If you tried creating an existential type without reading and learning from docs first, lets say it’s your own fault that you will end up with these error messages, but either way you’d quickly learn how they behave.

Disagree... a well designed regular grammar makes a language feel self evident... a bad one makes you question what's going on even as you progress... trust me (or better, don't), i learned enough languages in my professional life to have noticed that.

That said, merging types to existentials

Do u mean protocol? The existential type is the result.

with an infix & operator does look swifty to me (my opinion again) and is intuitive enough for that behavior.

You may ask for | operator, but this is a different story here. I’d support it to be able reduce overloading:

func foo(value: OneOf<A, B, C>) { … }
func foo(value: A | B | C) { … }

// Imagine AnyStruct and AnyEnum (they probably won't make it into Swift)
typealias AnyValue = AnyStruct | AnyEnum

They mean nothing useful, why would one go through the trouble of creating them?

···

On Jun 15, 2016, at 8:24 AM, Adrian Zubarev via swift-evolution <swift-evolution@swift.org> wrote:

// almost `Any`, we miss tuples and closures/functions here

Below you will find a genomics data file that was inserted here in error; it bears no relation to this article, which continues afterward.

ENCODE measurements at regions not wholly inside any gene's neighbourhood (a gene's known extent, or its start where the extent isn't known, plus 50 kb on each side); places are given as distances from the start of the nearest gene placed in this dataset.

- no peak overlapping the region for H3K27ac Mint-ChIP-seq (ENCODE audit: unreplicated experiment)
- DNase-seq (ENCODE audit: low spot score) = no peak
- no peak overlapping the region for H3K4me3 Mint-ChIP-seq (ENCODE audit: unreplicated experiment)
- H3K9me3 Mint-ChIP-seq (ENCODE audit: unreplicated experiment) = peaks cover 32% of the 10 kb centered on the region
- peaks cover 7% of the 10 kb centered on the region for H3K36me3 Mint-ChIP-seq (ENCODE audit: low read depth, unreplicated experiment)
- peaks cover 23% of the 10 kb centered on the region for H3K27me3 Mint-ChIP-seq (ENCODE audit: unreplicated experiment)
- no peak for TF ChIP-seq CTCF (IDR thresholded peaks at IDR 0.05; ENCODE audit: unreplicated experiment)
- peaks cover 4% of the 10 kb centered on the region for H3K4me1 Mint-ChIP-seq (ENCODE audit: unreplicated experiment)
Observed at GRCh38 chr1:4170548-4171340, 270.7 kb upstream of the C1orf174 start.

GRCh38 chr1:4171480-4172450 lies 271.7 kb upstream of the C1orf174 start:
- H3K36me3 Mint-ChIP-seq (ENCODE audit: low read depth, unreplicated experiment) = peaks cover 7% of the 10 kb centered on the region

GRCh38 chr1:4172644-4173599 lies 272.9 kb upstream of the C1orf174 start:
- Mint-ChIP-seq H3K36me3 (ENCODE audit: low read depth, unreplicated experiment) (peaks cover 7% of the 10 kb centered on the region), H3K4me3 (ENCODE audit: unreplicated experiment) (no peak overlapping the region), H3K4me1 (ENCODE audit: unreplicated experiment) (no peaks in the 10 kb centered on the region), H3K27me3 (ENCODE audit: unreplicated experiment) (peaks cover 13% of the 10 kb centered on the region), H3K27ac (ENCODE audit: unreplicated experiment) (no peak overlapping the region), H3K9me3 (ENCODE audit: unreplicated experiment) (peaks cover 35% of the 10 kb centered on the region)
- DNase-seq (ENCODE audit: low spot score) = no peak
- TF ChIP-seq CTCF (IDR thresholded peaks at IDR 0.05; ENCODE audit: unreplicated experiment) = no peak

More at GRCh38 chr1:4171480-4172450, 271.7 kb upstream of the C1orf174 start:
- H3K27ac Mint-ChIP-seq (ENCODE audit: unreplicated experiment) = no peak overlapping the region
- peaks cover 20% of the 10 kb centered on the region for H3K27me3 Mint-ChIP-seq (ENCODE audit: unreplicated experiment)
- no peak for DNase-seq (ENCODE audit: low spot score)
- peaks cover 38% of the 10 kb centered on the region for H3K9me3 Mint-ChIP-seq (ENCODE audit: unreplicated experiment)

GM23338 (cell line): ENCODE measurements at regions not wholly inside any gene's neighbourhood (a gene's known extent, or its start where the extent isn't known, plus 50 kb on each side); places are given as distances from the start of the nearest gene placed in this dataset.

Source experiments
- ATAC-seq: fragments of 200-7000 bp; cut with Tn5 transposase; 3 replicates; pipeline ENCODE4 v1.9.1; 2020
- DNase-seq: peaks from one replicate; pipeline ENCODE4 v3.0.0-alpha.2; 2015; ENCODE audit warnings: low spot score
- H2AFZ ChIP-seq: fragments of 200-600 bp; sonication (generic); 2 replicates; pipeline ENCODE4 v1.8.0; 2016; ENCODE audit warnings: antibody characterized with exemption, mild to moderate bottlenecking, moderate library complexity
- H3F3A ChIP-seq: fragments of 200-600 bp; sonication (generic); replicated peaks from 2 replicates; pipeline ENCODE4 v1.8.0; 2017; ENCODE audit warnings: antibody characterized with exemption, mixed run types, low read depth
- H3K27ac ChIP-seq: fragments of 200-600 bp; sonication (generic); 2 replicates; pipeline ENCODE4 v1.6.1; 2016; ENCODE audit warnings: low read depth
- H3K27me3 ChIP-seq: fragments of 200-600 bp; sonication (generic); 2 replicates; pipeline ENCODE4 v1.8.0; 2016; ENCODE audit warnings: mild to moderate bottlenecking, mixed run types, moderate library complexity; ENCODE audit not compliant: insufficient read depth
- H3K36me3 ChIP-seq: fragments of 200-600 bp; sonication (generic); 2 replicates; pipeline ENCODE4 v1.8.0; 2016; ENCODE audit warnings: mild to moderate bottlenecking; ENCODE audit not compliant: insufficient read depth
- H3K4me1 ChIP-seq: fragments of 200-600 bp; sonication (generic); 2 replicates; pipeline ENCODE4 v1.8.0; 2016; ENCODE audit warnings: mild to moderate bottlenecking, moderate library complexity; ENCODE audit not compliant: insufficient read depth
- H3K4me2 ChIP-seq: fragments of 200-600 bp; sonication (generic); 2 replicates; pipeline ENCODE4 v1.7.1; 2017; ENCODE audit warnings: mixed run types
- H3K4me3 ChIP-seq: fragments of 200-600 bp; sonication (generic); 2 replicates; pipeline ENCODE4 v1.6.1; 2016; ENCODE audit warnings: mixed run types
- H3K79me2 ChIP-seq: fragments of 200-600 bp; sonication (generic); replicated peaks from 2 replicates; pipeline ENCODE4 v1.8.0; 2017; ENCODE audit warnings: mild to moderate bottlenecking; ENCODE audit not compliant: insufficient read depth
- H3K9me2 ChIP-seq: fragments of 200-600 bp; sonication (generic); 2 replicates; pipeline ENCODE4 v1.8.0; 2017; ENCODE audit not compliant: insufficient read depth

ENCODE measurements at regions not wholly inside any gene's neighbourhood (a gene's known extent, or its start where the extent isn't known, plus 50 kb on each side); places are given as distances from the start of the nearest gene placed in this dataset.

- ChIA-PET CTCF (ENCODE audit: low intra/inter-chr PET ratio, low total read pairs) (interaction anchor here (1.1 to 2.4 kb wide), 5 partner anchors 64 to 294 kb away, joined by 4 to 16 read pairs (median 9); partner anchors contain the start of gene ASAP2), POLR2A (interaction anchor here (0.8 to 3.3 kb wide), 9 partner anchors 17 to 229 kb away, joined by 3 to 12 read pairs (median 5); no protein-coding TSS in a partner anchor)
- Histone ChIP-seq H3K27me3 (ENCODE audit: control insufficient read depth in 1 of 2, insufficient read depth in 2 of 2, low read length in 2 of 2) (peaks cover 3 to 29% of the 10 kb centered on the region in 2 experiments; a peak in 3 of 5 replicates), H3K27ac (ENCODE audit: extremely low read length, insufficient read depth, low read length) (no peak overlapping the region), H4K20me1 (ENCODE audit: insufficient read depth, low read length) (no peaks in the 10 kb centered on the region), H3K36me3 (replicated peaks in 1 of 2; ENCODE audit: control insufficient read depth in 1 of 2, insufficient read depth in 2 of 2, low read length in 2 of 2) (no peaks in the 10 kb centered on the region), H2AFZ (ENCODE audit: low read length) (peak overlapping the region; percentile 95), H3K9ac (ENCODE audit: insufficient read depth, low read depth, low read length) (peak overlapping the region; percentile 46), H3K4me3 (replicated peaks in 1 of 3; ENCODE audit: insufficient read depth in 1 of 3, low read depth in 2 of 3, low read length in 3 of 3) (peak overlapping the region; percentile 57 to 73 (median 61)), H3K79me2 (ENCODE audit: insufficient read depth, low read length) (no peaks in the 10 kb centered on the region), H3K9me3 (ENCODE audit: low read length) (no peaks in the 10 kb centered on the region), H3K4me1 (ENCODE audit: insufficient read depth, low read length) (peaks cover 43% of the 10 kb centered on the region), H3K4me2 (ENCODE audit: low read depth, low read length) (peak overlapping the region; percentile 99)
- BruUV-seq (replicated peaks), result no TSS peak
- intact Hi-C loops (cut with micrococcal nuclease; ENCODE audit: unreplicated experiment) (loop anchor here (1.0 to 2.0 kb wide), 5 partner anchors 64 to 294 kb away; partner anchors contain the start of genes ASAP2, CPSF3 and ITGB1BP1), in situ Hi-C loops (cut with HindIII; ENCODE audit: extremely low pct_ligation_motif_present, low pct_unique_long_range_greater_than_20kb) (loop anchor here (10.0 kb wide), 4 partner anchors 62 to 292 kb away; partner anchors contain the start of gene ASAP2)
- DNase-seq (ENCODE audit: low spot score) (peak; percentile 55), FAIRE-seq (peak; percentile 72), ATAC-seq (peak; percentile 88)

typealias AnyExtendible = AnyValue | AnyObject

--
Adrian Zubarev
Sent with Airmail

Am 15. Juni 2016 um 06:27:19, L. Mihalkovic (laurent.mihalkovic@gmail.com) schrieb:

You need 3 long paragraph to explain it, the alternative I offer requires none.

https://gist.github.com/lmihalkovic/68c321ea7ffe27e553e37b794309b051

Regards
(From mobile)

On Jun 14, 2016, at 11:44 PM, Adrian Zubarev via swift-evolution <swift-evolution@swift.org> wrote:

One more thing for clarity:

Any-class requirement: This must be the first requirement, if present. This requirement consists of the keyword class, and requires the existential to be of any class type.

Class requirement: This must be the first requirement, if present. This requirement consists of the name of a class type, and requires the existential to be of a specific class or its subclasses. There can be only one class name constraint, and it is mutually exclusive with the any-class requirement.